Oversharing on Social Media and Etiquette Tips


In the day and age of social media and little to no privacy, it may be doing more harm than good to your social life. To add more fuss, the kids of this day and age sit at somewhat of a disadvantage. We all have friends, or know of people who post pictures of their kids multiple times a day, with no end in sight. This cannot only be draining for the followers, but it can also lead to embarrassment later on in their adult lives. On a more professional level, there have been people simply not hired for jobs based on their social media profiles, and what they decide to share with the world. There are many etiquette tips you can follow, as well as signs to be aware of regarding too much sharing on social media.

 Social Media Etiquette

  •  Always remember, once you share it on the Internet, it is logged and stays there forever (even if you remove it). Is it something you would want your parents, or employer to see?
  • Photo Etiquette: Just because you took 1,000 photos on your trip to Europe over the summer does not mean you should post them all to the social media world!
  • Photo Tagging: Everyone is so critical about the way they look in photos, so be mindful that just because you look good in a photo doesn’t mean your friend wants her bad photo plastered all over her page. Ask, or simply let friends tag themselves if they want it on their profile.
  • Negative Comments: It can always be hard when someone posts something negative or hurtful on your social media sites. Instead of getting into a full blown typing war, simply step away and do not respond. If it is a big enough issue, it is best to call the person or meet with them to iron out the details.
  • Food and Workout Posts: This pertains especially to Facebook and Instagram, but posting daily about your meals and workouts are not going to turn out in your favor (unless you are being paid to market a product, or represent a brand regarding these issues). Food never looks as good in a photo than it does on your plate, so just take a mental snapshot of your delicious dish instead. On the flip side, every time you post your workout it seems like you are tooting your own horn, which comes across the wrong way.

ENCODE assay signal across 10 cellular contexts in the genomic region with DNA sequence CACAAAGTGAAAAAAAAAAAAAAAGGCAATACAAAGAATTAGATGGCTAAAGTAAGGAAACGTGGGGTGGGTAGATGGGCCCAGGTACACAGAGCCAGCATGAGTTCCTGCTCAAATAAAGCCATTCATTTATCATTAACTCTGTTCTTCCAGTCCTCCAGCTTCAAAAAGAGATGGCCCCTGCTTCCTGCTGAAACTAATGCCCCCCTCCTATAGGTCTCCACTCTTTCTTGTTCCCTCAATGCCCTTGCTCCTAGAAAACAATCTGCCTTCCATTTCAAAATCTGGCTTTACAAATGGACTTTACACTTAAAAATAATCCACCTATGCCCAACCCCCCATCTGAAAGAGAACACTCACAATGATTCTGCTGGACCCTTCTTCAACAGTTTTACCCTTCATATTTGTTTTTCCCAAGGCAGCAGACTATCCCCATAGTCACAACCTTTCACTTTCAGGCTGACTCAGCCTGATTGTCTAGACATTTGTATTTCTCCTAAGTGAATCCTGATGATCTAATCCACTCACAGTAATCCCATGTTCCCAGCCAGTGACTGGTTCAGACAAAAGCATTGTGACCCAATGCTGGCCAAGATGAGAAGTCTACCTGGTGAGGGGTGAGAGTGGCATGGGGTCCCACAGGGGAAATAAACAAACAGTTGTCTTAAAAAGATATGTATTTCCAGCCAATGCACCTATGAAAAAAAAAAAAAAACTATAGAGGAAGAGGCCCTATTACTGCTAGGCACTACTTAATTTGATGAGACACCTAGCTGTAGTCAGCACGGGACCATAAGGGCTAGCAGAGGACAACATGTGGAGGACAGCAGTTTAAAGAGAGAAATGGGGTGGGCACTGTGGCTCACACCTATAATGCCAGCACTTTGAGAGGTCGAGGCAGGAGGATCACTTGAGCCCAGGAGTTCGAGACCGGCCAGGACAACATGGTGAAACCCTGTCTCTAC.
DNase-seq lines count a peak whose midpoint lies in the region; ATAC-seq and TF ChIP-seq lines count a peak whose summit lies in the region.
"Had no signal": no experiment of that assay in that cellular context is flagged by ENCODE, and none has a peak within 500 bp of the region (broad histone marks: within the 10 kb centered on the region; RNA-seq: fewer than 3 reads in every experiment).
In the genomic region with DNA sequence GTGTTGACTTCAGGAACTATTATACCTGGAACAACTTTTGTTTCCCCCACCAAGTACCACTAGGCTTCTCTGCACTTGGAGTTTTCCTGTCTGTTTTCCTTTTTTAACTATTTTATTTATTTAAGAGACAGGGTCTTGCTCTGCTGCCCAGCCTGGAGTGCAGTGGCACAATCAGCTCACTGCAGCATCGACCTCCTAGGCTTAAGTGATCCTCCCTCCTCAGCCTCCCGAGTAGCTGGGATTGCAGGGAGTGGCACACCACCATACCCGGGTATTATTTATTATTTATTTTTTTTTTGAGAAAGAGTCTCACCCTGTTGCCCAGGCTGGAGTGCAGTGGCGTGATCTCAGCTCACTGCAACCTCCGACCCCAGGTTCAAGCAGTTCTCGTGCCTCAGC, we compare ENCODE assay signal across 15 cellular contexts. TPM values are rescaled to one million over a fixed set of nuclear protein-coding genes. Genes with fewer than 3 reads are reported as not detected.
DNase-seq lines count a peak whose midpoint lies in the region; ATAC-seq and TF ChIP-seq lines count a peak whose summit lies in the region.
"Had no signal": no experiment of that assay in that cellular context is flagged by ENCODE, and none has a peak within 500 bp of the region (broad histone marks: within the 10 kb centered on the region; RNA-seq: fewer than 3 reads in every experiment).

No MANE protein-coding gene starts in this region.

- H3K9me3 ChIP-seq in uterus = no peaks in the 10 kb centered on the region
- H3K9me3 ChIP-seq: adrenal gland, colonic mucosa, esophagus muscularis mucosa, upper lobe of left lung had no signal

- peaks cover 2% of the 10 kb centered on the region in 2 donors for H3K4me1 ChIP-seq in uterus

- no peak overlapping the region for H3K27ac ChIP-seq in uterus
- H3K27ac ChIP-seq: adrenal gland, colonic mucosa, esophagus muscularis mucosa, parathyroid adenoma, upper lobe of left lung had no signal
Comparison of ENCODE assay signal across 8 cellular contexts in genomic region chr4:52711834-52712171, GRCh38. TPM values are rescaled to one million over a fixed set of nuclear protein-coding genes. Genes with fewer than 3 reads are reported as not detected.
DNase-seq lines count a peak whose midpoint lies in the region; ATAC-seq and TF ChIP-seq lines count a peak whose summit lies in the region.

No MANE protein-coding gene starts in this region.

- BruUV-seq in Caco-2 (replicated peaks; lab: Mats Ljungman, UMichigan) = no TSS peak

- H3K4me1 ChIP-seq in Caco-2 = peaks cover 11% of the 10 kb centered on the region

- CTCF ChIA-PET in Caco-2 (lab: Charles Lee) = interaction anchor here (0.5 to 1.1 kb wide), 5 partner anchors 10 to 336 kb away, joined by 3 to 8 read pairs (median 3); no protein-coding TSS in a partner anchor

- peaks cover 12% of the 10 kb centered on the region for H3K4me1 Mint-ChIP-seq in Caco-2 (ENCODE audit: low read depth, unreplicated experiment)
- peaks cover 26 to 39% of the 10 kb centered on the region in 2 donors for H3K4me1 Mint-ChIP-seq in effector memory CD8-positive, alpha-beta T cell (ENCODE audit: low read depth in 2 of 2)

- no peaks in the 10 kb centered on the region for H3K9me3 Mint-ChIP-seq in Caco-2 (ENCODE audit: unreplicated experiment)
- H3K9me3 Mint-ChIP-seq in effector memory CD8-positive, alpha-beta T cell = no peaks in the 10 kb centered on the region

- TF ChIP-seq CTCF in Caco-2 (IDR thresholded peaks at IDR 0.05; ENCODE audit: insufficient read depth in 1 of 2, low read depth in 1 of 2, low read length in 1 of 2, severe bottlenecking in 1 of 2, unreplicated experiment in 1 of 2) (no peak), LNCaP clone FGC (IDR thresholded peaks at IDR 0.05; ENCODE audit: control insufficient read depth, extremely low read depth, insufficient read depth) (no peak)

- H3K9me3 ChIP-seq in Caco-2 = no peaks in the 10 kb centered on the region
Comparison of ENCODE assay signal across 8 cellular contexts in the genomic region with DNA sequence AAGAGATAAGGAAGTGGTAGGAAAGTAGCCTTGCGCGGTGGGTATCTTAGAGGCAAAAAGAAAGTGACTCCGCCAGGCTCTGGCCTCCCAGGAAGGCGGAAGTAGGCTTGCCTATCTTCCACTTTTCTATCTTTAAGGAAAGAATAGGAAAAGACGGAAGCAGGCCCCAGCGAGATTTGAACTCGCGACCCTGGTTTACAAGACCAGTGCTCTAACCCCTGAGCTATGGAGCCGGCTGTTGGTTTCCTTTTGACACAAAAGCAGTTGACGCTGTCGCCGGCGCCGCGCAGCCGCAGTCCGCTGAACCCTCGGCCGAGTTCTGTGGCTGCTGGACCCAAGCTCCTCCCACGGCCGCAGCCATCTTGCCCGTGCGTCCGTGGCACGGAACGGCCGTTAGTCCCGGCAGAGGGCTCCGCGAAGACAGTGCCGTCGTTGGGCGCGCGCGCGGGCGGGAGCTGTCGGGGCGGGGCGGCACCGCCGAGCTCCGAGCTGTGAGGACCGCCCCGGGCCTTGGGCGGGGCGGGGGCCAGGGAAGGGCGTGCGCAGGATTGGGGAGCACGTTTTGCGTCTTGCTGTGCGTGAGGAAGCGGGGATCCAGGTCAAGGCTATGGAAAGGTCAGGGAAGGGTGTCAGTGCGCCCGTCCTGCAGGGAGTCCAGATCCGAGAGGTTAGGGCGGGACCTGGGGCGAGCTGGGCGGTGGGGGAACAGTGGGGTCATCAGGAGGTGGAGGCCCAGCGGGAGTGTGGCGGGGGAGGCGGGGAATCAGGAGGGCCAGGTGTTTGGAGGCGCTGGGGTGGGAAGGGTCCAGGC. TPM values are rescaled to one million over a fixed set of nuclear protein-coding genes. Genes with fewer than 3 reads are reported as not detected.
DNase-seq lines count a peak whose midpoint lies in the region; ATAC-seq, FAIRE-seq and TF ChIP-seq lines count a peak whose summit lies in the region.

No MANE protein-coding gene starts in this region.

• Status Updates: This is referring to Facebook specifically. No one needs to know what you are doing 24 hours of the day. It is rather annoying to followers to know TMI (too much information) about your life, and how you spend every second of your time. Instead, make a weekly post or even bi-weekly which then leaves a little mystery.

 6 Questions To Ask Yourself Before You Post:

  1.  Will anyone truly care about this post besides me?
  2. Did I check for grammatical errors before posting?
  3. How many times have I posted today? (Anything over 2 or 3 times can become a little much.)
  4. Am I venting, and using social media as an emotional punching bag? If so, it may be better to sleep on it before posting to the entire world.
  5. Who am I trying to reach by posting this?
  6. Is this post putting my home and family in danger (example: telling the world you are out of town sets your home up for an easier burglary).

Whether you are on social media everyday or you hardly know how to operate and make sense of it all, it is good to know basic etiquette. Taking the time to thoughtfully post, and comment can give you much more peace and less drama in your life. If you are a parent, think about your children in 5-10 years before you post their first time successfully using the toilet or their latest spit up mess for the world to see.

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